We demonstrated that REcount-based measurements of defined plasmid pools are more accurate than PCR-based measurements, that replicate measurements have high precision, and that the technique is amenable to multiplexing through the use of orthogonal restriction enzymes. We used REcount to measure size bias across different Illumina sequencers and found that there are considerable differences in the efficiency of clustering due to molecule length among the different Illumina instruments. We identified sample denaturation as a factor that can influence size bias. We showed that while a randomly sheared RNA-Seq library does not exhibit sequencer-specific quantitative bias in gene expression counts, sequencer size bias can influence both the interpretation of results and the economics of sequencing in cases where library fragment distributions are non-random, such as in RAD-Seq and ATAC-Seq. The quantitative measurements of size bias that we present and the synthetic standards we have developed provide tools for monitoring and accounting for size bias in Illumina sequencing.


Synthesis and cloning of REcount plasmids

Even and staggered pool plasmids

The plasmids comprising the even and staggered pools were designed to include a portion of the 16S rRNA gene from 1 of 20 different bacterial species, modeled on the Human Microbiome Project mock microbial communities (HM-276D and HM-277D, [35, 36]), with a 3-bp “TCT” sequence tag added at an analogous position in each construct. These constructs also contained an I-SceI site, allowing for linearization of the plasmids, and a REcount construct, consisting of a unique 20-bp DNA barcode, flanked by Illumina adapters and MlyI restriction sites, spaced in a manner to precisely liberate the Illumina adapter-containing barcode construct (Supplemental File 1). These constructs were synthesized as DNA tiles by SGI-DNA and assembled into full-length constructs using the BioXP 3200 (SGI-DNA). The assembled DNA fragments were A-tailed using the A-tailing module from NEB, cloned into pCR2.1 using a TOPO TA cloning kit (Thermo Scientific), and transformed into OneShot TOP10 chemically competent E. coli (Thermo Scientific). Multiple colonies were selected, DNA was isolated using a Qiagen Miniprep Kit, and sequence-verified clones were identified by Sanger sequencing with the following primers: M13F: GTAAAACGACGGCCAG and M13R: CAGGAAACAGCTATGAC. The 20 sequence-verified plasmids were quantified using a Quant-iT PicoGreen dsDNA assay (Thermo Fisher Scientific), normalized to 50 ng/μl, and pooled at an equal volume to create the original even pool. The re-pooled even pool and staggered pool were made by adjusting the volume pooled based on the initial PCR-free sequencing data of the original even pool.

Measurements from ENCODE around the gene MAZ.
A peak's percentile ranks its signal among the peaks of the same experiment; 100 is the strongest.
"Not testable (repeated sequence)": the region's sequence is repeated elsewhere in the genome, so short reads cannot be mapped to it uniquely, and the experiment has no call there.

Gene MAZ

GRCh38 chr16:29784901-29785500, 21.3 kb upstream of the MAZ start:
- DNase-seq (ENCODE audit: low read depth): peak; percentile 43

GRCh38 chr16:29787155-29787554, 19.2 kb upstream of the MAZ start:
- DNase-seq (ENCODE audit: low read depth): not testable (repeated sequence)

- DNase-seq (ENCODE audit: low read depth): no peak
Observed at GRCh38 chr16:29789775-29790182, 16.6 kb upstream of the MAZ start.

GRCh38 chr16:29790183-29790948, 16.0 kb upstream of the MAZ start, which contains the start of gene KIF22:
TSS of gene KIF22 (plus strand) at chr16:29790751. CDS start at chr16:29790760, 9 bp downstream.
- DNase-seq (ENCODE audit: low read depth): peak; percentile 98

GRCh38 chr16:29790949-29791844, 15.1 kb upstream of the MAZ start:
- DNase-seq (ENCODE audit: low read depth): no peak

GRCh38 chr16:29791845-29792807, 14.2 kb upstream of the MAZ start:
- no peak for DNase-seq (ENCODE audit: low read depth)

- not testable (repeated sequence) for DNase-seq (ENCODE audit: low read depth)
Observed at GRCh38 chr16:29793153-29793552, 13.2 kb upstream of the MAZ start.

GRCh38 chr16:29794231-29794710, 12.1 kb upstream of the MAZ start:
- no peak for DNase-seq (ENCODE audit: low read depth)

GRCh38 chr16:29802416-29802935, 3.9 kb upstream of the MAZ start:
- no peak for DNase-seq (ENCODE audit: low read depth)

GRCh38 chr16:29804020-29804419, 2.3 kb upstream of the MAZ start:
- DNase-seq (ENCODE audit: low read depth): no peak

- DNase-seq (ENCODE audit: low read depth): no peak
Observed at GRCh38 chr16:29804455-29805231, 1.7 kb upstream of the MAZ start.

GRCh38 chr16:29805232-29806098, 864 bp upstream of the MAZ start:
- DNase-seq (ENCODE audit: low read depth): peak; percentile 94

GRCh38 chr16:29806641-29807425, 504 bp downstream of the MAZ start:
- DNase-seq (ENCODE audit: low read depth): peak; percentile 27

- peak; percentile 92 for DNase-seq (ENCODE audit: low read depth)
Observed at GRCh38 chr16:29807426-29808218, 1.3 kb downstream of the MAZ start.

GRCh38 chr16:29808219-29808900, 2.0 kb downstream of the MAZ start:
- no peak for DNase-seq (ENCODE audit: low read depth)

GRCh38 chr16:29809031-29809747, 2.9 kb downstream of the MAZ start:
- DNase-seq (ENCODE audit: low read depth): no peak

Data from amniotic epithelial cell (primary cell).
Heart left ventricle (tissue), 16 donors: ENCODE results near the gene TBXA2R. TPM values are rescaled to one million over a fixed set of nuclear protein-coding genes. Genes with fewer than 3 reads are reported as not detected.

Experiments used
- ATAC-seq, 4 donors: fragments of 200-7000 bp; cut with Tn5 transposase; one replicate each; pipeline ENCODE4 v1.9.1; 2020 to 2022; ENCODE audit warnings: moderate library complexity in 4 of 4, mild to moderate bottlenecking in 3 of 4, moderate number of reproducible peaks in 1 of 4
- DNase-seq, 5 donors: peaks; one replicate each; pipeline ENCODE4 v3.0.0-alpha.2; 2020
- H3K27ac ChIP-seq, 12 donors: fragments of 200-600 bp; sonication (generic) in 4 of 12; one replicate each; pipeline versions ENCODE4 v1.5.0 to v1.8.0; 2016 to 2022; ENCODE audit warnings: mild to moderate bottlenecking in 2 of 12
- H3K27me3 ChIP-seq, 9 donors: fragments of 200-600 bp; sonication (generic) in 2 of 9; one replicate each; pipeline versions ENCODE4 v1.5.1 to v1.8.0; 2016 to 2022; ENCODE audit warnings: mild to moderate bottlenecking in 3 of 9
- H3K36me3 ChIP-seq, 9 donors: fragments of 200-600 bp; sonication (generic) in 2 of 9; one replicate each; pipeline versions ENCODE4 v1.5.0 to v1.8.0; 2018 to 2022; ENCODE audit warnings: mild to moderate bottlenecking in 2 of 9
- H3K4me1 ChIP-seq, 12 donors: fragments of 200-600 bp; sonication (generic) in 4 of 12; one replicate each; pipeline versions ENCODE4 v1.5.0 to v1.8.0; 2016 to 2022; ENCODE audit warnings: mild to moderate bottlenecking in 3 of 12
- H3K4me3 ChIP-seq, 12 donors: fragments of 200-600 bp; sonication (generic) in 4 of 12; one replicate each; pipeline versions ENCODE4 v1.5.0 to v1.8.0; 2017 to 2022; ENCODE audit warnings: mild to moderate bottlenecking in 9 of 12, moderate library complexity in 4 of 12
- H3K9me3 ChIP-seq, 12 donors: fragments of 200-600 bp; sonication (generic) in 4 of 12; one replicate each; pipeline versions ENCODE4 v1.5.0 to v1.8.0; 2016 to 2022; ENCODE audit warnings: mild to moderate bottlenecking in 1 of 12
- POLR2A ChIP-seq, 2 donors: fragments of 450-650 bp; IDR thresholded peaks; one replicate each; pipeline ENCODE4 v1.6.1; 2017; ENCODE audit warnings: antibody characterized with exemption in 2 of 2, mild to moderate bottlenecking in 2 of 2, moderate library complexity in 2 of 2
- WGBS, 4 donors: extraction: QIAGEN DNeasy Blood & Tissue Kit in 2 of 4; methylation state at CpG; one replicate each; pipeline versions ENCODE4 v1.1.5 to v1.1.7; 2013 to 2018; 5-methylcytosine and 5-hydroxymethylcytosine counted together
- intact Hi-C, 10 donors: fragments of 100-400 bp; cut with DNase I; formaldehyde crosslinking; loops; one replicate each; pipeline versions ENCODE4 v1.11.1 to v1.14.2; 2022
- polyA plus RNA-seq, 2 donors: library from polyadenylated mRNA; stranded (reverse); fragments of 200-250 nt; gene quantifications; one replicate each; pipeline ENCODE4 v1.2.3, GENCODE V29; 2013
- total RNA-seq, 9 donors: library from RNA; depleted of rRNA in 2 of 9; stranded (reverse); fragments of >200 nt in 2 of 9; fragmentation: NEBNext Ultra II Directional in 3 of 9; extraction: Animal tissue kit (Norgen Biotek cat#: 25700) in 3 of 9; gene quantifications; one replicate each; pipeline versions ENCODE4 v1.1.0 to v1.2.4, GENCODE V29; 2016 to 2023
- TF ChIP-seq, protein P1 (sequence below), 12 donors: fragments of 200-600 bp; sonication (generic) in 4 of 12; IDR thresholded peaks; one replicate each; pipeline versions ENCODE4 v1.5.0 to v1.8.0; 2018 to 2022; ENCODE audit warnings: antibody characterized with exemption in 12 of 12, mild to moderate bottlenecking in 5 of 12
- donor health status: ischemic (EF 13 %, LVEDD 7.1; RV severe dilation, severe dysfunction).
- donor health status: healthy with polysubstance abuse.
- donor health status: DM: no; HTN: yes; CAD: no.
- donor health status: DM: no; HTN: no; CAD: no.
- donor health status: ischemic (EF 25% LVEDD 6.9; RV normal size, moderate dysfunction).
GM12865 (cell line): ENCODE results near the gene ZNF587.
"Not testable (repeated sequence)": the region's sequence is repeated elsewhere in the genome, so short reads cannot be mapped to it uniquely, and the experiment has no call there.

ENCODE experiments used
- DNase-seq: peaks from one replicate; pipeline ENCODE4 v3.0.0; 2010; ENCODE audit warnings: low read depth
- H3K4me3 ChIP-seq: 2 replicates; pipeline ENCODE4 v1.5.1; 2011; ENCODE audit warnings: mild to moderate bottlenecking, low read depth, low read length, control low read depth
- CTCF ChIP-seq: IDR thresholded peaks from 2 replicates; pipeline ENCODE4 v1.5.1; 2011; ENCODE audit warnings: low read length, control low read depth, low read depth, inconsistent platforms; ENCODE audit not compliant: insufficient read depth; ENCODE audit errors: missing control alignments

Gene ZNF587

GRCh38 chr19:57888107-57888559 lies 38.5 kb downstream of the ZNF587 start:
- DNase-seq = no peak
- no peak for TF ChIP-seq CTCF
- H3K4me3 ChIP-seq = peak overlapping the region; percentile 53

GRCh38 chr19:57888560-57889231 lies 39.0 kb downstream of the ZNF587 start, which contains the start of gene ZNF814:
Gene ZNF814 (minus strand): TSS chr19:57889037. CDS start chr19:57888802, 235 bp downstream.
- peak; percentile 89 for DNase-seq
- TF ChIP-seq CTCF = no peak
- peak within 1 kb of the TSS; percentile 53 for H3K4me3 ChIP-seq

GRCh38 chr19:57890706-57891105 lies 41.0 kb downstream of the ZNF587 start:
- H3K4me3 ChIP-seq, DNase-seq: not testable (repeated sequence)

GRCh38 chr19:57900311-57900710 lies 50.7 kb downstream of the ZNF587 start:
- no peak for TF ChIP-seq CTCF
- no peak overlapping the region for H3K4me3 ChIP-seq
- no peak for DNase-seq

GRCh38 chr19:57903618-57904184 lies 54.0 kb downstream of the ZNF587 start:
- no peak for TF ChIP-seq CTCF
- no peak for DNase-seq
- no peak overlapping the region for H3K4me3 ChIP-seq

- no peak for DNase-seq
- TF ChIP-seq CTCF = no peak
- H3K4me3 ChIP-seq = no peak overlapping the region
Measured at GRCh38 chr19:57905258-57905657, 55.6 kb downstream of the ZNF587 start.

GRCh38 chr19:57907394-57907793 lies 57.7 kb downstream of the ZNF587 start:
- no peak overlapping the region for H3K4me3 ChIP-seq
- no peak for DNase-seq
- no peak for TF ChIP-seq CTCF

Orthogonal enzyme multiplexing plasmids

Four synthetic gene fragments were synthesized (Integrated DNA Technologies) in the pIDTSmart-Amp plasmid backbone, consisting of an Illumina adapter-containing construct with internal PacI and PmeI sites, and flanked by a pair of either MlyI, BsmI, BtsαI, or BsrDI sites. The full constructs were also flanked by a pair of SbfI sites (Supplemental File 2). In order to make a collection of barcode-containing constructs, the plasmid templates were amplified using the following template-specific primers, and a Golden Gate cloning reaction was used to re-generate the circular plasmid: UMGC_350_MlyI_barcode_p5: NNNNGGTCTCTACTTATCCWWNNNWWNNNAGATCGGAAGAGCGTCGTGTAG; UMGC_350_MlyI_barcode_p7: NNNNGGTCTCTAAGTGCAANNNWWNNNWWAGATCGGAAGAGCACACGTCTGAA; UMGC_350_BsmI_barcode_p5: NNNNGGTCTCTGGTTATCCNNSSNNSSNNAGATCGGAAGAGCGTCGTGTAG; UMGC_350_BsmI_barcode_p7: NNNNGGTCTCTCCAAGCAANNSSNNSSNNAGATCGGAAGAGCACACGTCTGAA; UMGC_350_BtsI_barcode_p5: NNNNGGTCTCTGAACATCCNNNWWNNNWWAGATCGGAAGAGCGTCGTGTAG; UMGC_350_BtsI_barcode_p7: NNNNGGTCTCTGTTCGCAANNNWWNNNWWAGATCGGAAGAGCACACGTCTGAA


Briefly, PCR reactions were set up using the following recipe: 1 μl plasmid DNA (20 ng/μl), 2.5 μl primer 1 (10 μM), 2.5 μl primer 2 (10 μM), 19 μl water, and 25 μl 2× Q5 master mix (NEB). PCR amplification was carried out using the following cycling conditions: 98 °C for 30 s, followed by 30 cycles of 98 °C for 20 s, 60 °C for 15 s, 72 °C for 1.5 min, followed by 72 °C for 5 min. Golden Gate reactions [37, 38] were set up using the following recipe: 1 μl barcoding PCR product from above, 2 μl NEB Cutsmart buffer, 2 μl 10 mM ATP (NEB), 12.5 μl nuclease-free water, 0.5 μl BsaI-HF, 1 μl T4 DNA ligase (NEB 400,000 U/ml), 1 μl PacI. Golden Gate reactions were cycled with the following conditions: 10 cycles of 37 °C for 5 min, 21 °C for 5 min, then 1 cycle 37 °C for 10 min, then 1 cycle 80 °C for 20 min. Golden Gate reactions were transformed into chemically competent E. coli 5-alpha cells (NEB). Colonies were picked and DNA was isolated using a Qiagen Miniprep Kit. Uniquely barcoded constructs were identified by Sanger sequencing with the following primers: UMGC_350-pIDT-Smart-For: CTGAGGCTCGTCCTGAATGATA and UMGC_350-pIDT-Smart-Rev: ACCGATCATACGTATAATGCCGTAA.